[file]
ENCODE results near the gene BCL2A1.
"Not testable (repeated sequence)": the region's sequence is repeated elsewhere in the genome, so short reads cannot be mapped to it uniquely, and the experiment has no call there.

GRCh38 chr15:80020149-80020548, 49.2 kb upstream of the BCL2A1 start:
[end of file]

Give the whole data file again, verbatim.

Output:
ENCODE results near the gene BCL2A1.
"Not testable (repeated sequence)": the region's sequence is repeated elsewhere in the genome, so short reads cannot be mapped to it uniquely, and the experiment has no call there.

GRCh38 chr15:80020149-80020548, 49.2 kb upstream of the BCL2A1 start: